It’s important to get that firsthand feedback and not be so detached that all you do is make judgments based on reports, which are always late, only half-wrong and therefore half-right, and someone else’s filters of how events occur. An executive might be distant in terms of layers in an organization, but you can’t be distant in the feel of the organization.

Q: So you built those into your calendar?

It was a three-hour block that we scheduled every week, with the location and activities varying. For security reasons, people didn’t know where I was going until the last minute. Preplanned visits to subordinates generally turn into dogs and ponies trotted out for you to see. Unplanned visits give you a real sense of what the organization is.

But it takes some nerve to do that, because you have to be able to remember when you were a subordinate. Every day is not a perfect day. Conditions are sometimes chaotic, and as a senior leader, you have to expect that there’s going to be a certain degree of -- let’s call it slop. The visit is not going to go exactly as planned, but you’ll see reality, and that’s the issue.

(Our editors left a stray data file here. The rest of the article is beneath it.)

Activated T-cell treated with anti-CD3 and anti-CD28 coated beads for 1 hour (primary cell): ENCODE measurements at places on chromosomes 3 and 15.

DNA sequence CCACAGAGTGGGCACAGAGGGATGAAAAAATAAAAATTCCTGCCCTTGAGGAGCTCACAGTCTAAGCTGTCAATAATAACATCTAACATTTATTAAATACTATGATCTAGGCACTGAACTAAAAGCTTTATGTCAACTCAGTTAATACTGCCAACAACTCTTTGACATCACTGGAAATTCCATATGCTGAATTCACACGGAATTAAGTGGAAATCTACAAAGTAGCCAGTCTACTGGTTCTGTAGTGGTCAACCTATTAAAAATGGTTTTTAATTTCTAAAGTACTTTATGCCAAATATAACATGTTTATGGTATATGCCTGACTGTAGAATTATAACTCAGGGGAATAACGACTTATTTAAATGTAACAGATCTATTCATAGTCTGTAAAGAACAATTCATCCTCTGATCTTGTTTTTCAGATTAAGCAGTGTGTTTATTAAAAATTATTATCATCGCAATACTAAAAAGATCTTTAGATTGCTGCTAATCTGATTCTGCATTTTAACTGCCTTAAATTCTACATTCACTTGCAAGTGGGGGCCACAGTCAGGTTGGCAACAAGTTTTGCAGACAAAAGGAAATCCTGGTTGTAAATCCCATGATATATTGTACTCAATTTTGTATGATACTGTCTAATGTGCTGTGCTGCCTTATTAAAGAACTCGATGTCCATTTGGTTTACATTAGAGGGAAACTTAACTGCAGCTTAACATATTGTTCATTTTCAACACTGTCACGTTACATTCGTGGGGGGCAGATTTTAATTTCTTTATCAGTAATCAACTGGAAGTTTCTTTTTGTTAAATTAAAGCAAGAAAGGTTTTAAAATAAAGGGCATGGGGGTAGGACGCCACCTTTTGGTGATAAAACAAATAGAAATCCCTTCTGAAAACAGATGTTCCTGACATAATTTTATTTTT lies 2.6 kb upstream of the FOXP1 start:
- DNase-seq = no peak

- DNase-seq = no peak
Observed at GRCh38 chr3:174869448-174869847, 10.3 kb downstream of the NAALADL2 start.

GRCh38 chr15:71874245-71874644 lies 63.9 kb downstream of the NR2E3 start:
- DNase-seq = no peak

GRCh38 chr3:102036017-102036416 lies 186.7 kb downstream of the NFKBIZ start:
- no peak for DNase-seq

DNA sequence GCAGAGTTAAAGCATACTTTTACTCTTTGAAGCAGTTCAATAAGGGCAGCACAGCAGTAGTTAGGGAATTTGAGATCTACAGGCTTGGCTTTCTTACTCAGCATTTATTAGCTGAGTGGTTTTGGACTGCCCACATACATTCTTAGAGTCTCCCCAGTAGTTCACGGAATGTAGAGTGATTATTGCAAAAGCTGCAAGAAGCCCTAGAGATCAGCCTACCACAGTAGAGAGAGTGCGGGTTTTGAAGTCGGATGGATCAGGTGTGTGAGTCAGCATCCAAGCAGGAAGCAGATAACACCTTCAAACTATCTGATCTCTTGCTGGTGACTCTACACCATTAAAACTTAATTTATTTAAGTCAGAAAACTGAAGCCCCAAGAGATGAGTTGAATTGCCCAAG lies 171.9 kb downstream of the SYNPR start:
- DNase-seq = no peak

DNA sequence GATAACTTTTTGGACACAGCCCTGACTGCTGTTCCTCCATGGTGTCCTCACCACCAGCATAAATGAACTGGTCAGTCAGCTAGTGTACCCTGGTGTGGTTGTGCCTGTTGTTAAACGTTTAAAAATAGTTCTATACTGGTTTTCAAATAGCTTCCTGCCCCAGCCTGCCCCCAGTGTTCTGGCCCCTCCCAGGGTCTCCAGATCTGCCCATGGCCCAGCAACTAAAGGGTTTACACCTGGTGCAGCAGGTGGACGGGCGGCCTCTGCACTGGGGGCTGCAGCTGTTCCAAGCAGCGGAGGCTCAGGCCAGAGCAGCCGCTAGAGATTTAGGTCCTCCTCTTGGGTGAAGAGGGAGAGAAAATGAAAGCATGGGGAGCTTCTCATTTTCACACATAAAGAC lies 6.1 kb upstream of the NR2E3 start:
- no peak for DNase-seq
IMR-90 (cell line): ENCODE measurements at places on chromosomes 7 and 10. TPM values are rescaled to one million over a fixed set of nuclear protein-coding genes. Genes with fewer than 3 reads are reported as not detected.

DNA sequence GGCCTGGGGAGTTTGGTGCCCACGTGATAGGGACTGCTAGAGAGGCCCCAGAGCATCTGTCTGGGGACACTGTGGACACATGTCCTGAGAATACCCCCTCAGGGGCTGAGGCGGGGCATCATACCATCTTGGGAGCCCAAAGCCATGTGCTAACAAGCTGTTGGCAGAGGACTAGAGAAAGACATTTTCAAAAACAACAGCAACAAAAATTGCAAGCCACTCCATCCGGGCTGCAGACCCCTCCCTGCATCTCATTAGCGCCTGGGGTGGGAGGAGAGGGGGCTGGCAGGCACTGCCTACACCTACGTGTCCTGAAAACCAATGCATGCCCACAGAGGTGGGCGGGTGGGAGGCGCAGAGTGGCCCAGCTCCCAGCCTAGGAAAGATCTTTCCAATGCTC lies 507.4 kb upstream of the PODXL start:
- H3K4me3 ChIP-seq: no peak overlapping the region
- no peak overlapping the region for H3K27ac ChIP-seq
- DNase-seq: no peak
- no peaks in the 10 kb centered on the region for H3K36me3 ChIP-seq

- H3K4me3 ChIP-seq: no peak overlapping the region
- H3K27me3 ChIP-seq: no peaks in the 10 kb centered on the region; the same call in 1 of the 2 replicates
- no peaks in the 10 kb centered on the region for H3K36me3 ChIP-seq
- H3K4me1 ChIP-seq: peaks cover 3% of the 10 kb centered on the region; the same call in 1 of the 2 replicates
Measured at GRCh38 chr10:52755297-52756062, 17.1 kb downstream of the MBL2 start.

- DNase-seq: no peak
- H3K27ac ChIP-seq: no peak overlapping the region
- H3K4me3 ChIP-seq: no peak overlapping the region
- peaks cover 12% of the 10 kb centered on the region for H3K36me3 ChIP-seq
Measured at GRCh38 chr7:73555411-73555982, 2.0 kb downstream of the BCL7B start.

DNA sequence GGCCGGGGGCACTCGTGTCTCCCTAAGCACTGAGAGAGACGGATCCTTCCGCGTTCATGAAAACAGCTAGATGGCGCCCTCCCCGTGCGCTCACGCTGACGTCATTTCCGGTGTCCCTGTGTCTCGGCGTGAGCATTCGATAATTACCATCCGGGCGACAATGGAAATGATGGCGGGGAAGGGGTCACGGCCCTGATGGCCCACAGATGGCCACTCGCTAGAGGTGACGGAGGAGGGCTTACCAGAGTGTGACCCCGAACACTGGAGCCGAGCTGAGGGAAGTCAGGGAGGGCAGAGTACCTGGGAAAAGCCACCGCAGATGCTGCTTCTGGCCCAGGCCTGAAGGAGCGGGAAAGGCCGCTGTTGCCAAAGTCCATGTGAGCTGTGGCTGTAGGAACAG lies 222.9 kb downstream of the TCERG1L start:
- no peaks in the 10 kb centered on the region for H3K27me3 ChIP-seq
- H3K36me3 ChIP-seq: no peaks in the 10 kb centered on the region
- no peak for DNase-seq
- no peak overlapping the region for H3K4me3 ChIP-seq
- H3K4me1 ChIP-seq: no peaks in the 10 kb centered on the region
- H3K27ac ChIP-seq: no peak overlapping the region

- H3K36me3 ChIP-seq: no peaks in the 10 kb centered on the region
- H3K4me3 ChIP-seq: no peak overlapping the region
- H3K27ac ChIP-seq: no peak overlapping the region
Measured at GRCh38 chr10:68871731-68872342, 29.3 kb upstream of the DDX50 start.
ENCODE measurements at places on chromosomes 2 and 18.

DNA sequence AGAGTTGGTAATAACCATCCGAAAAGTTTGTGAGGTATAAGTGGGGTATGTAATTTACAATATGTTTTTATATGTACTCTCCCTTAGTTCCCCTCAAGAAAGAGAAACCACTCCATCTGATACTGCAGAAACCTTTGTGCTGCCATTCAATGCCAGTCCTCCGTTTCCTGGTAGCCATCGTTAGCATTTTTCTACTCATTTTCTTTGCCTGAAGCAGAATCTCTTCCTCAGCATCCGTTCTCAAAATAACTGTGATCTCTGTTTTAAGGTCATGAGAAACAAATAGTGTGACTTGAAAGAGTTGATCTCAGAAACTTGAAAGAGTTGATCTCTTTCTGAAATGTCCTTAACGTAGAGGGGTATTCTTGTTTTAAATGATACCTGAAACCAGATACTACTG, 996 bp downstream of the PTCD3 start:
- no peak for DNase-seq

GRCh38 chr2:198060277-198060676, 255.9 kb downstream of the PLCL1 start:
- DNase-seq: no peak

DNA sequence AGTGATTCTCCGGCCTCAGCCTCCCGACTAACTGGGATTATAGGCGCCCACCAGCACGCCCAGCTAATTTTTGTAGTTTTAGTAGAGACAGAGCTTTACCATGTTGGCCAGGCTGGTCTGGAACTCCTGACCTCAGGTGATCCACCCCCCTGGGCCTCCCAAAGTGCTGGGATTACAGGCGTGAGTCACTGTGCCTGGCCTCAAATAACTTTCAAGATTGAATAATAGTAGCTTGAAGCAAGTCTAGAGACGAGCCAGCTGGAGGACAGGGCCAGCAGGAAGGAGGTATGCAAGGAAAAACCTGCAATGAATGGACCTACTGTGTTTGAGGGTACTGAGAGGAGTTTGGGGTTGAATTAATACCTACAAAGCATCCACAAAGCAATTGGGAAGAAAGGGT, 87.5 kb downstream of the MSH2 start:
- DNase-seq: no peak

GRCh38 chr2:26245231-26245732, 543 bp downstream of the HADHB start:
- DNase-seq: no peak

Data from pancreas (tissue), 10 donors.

Q: I understand why you’d want to see reality, but how do you pull off a surprise visit without it feeling punitive?

You’re going to see some things that are wrong. You’re going to see lots of things as they are. That’s why you want to go. When you see things that are wrong, these are leader-development opportunities. They’re not punitive opportunities. So you find out what’s going wrong. You don’t correct it yourself. You don’t make a big deal about how wrong this is. You grab the person who is responsible and you say, “This is not right. How did you end up in this position? What decision did you make to lead yourself to this position?”